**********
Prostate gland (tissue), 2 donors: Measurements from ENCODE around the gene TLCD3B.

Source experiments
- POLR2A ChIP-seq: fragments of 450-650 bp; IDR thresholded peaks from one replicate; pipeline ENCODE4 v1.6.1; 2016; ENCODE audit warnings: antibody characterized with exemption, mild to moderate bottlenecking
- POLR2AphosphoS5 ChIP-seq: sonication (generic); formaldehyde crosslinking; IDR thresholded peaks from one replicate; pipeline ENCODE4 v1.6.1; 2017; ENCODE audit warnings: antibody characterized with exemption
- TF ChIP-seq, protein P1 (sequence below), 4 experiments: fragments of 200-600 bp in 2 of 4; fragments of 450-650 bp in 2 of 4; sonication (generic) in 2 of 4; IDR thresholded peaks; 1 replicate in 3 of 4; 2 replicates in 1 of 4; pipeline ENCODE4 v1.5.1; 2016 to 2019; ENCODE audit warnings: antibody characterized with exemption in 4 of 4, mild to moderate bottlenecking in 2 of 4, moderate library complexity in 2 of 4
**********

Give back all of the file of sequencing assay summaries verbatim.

Prostate gland (tissue), 2 donors: Measurements from ENCODE around the gene TLCD3B.

Source experiments
- POLR2A ChIP-seq: fragments of 450-650 bp; IDR thresholded peaks from one replicate; pipeline ENCODE4 v1.6.1; 2016; ENCODE audit warnings: antibody characterized with exemption, mild to moderate bottlenecking
- POLR2AphosphoS5 ChIP-seq: sonication (generic); formaldehyde crosslinking; IDR thresholded peaks from one replicate; pipeline ENCODE4 v1.6.1; 2017; ENCODE audit warnings: antibody characterized with exemption
- TF ChIP-seq, protein P1 (sequence below), 4 experiments: fragments of 200-600 bp in 2 of 4; fragments of 450-650 bp in 2 of 4; sonication (generic) in 2 of 4; IDR thresholded peaks; 1 replicate in 3 of 4; 2 replicates in 1 of 4; pipeline ENCODE4 v1.5.1; 2016 to 2019; ENCODE audit warnings: antibody characterized with exemption in 4 of 4, mild to moderate bottlenecking in 2 of 4, moderate library complexity in 2 of 4